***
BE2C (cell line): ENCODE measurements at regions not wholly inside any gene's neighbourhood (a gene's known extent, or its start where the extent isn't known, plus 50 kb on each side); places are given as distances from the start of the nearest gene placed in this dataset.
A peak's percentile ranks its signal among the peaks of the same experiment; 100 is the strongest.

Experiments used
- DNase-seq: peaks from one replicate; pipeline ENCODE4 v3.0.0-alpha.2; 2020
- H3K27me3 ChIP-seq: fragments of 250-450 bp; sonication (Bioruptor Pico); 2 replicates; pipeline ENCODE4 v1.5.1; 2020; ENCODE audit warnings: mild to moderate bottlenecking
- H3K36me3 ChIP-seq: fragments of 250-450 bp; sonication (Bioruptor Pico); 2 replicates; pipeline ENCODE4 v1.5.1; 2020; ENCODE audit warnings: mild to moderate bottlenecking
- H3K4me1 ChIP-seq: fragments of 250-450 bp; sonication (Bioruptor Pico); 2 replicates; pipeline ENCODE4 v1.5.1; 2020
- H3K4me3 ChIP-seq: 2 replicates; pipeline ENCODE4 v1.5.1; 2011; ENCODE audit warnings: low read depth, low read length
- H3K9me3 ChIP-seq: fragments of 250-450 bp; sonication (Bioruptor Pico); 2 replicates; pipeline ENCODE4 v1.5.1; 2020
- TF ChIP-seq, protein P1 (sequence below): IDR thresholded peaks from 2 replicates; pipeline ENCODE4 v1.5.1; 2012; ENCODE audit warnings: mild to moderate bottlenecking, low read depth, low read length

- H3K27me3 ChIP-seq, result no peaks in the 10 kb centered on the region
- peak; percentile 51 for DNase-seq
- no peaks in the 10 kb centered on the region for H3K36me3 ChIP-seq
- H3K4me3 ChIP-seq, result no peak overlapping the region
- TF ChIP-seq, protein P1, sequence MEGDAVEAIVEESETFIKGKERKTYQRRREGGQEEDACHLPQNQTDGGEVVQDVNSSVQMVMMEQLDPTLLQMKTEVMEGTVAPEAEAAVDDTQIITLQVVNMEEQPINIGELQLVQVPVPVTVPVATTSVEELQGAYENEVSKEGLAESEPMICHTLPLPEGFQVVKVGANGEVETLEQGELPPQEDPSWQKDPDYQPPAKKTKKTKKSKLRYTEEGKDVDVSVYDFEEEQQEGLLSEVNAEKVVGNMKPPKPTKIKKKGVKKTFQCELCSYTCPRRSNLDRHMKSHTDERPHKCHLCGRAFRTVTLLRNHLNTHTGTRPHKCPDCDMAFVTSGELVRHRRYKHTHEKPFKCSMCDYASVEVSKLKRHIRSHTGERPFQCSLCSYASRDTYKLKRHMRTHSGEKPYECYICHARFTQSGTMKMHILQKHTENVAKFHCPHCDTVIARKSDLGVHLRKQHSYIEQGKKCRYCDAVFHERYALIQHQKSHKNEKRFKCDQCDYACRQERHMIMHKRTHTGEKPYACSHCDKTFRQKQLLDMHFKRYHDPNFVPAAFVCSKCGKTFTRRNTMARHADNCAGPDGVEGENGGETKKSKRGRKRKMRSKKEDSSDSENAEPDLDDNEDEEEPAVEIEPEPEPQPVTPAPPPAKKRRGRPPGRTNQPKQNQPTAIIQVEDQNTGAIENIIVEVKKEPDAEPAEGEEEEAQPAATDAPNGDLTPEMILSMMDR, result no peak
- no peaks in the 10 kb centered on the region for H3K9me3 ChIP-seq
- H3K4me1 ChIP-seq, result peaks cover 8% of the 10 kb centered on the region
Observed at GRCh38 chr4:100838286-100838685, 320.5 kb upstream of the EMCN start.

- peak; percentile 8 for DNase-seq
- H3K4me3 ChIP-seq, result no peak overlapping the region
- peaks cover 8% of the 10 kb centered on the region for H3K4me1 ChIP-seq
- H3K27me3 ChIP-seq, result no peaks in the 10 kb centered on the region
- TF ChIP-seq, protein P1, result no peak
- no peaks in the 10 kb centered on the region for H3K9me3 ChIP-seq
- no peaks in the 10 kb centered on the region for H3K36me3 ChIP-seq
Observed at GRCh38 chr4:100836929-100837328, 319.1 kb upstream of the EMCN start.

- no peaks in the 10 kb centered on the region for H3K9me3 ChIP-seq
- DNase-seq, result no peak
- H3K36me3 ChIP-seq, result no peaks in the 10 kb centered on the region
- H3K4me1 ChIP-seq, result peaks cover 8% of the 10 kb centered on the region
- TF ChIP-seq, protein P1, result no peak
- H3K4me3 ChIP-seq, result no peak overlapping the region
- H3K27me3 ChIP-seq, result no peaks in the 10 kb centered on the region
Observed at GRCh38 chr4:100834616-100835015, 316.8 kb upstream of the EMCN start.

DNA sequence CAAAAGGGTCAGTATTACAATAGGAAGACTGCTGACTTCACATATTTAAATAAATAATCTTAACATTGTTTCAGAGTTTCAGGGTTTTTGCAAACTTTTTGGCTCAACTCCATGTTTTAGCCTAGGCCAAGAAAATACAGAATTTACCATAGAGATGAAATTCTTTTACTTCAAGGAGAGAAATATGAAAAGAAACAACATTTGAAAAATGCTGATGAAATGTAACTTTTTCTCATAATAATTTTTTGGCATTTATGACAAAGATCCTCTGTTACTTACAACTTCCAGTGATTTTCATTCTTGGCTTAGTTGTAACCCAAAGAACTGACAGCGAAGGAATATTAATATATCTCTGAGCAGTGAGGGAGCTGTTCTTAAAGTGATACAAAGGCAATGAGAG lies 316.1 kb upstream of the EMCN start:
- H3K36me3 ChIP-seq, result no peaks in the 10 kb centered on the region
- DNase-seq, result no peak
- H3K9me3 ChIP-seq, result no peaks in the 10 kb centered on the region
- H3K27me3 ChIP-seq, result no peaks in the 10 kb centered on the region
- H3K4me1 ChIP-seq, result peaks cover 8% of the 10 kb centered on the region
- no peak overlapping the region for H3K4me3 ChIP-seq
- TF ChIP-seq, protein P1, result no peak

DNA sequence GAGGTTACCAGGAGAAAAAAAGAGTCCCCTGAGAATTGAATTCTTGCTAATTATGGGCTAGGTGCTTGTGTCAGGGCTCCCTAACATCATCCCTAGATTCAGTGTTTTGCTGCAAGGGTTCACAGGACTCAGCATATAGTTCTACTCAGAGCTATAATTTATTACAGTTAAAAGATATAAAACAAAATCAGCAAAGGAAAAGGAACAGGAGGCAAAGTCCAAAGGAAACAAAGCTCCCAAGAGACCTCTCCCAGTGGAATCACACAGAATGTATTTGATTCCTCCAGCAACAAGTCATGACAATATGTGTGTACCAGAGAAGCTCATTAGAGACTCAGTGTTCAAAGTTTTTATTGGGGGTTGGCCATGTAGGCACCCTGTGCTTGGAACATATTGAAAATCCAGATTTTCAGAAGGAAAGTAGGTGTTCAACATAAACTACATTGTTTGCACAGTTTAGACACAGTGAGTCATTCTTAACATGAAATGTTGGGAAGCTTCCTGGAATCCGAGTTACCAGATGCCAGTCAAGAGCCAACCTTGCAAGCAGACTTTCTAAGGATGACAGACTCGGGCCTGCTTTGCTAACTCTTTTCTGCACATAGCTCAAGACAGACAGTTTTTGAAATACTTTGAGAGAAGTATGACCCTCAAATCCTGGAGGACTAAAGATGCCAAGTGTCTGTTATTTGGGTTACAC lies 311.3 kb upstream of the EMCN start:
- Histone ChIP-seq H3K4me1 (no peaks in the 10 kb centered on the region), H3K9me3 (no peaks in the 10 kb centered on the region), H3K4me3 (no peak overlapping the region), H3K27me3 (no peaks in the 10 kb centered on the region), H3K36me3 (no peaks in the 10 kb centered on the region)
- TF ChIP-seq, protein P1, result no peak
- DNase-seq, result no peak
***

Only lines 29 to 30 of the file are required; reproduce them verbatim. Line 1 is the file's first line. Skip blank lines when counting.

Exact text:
- H3K36me3 ChIP-seq, result no peaks in the 10 kb centered on the region
- H3K4me1 ChIP-seq, result peaks cover 8% of the 10 kb centered on the region